is where one with no right, no spark of right, enters into vacant possession, possessed  neither corpore nor animo, as into an hereditas iacens before it had been taken up by  the heir,1 or by the chief lord by reason of wardship or as his escheat, if there are no  heirs, or where, after the death of [a tenant], one puts himself in seisin before the  tenement has come to him to whom it ought to come by a fine levied, or the modus of  a gift, where succession can play no part, or where, after the death of one who holds  for life the tenement ought to revert to the owner. [What possession must be called  vacant and what not, may be seen clearly enough above in the title on the acquisition  of possession.]2 When one having no right has so intruded himself and does not admit  the heir or the chief lord, as was said above, or him to whom the tenement ought to  revert by fine levied, by the modus of the gift, or as an escheat on the failure of heirs  or the commission of felony, or in any other way whatever, help is afforded those3 to  whom the tenement ought to revert, in several ways, depending on their several cases,  by the following writs. If it ought to revert to the chief lord as his escheat because one  enfeoffed to him and the heirs of his body issuing has died without such heir, the  writ is this:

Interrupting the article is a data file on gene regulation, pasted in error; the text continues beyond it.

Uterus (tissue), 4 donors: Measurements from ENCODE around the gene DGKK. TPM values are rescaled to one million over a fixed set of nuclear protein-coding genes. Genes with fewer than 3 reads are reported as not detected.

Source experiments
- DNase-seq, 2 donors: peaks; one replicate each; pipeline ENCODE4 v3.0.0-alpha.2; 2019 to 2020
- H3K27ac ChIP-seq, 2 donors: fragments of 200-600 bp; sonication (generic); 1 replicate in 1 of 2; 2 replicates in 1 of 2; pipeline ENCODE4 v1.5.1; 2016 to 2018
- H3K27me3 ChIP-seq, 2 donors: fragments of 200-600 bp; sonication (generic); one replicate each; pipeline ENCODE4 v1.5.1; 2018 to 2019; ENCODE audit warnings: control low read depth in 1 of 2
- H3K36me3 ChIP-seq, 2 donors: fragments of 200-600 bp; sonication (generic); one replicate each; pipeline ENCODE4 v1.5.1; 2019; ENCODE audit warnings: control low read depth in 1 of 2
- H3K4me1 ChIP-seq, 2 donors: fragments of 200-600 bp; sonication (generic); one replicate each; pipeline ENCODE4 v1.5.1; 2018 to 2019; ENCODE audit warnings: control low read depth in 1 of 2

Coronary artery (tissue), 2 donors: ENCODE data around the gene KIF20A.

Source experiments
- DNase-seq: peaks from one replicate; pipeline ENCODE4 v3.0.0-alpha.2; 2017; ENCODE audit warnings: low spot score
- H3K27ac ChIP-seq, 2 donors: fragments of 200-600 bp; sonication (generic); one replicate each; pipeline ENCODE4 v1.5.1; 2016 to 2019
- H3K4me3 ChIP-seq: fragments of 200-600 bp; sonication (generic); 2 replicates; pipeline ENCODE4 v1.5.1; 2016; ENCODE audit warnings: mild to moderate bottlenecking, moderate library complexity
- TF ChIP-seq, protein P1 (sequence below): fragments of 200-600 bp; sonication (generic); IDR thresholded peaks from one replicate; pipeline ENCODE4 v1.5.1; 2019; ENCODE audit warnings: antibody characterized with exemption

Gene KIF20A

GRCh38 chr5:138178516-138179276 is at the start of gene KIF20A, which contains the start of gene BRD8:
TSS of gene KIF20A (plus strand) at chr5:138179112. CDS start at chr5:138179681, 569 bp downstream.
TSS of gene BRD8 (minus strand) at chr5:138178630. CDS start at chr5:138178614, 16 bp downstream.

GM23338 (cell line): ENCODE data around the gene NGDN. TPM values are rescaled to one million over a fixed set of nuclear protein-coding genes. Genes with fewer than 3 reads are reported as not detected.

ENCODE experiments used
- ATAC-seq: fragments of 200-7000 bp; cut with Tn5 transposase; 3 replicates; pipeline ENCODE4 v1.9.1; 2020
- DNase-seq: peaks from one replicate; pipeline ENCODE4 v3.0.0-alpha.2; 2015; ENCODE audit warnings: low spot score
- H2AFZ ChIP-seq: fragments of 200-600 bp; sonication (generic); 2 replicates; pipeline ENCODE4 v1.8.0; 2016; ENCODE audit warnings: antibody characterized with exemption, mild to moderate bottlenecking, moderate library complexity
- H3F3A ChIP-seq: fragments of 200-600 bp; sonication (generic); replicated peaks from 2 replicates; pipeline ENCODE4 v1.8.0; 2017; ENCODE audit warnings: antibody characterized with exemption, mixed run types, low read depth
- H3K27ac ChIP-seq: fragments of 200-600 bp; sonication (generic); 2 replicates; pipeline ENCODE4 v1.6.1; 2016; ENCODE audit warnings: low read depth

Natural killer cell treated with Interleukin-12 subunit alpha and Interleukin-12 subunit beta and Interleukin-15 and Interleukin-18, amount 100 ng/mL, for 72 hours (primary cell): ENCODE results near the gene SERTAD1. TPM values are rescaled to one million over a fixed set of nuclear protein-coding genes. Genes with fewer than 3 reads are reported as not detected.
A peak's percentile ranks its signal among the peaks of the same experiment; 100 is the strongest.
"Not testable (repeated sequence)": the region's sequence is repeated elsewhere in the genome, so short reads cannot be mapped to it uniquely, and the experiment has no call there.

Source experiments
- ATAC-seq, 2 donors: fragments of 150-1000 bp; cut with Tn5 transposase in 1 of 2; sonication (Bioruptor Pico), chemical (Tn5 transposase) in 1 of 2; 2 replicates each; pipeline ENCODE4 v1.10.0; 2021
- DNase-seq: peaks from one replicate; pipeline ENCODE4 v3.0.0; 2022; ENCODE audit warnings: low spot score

Of land which ought to revert for various reasons as an escheat to a chief lord.
 The king to the sheriff, greeting. Put A. by gage and safe pledges that he be before  etc. to answer B. as to why he intruded himself into so much land with the appurtenances  in such a vill which C. held of the said B., and of which the same C. was seised  on the day he died, and which ought to revert to the same B. as to the chief lord of  that fee since the aforesaid C. died without an heir of his body. And have etc. Witness  etc.
If one has intruded himself into land which ought to revert.
 There is another form of the same writ, where one who is not heir has intruded himself  into land as though he were heir, on the seisin of the chief lord, which ought to remain  in his hand until the true heir has come to do to him what of right he ought to do. In  that case the writ is this:
By what warrant he intruded.
 [The king to the sheriff etc. Put A. etc.] to answer [B.] by what warrant he intruded  himself into so much land belonging to the fee of the said B., which the said B. had  taken into his hand until the true heir should come to do to him what of right he  ought to do, as